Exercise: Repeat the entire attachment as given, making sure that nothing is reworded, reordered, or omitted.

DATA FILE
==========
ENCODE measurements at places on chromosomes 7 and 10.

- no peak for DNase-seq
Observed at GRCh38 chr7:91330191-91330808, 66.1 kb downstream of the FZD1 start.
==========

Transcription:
ENCODE measurements at places on chromosomes 7 and 10.

- no peak for DNase-seq
Observed at GRCh38 chr7:91330191-91330808, 66.1 kb downstream of the FZD1 start.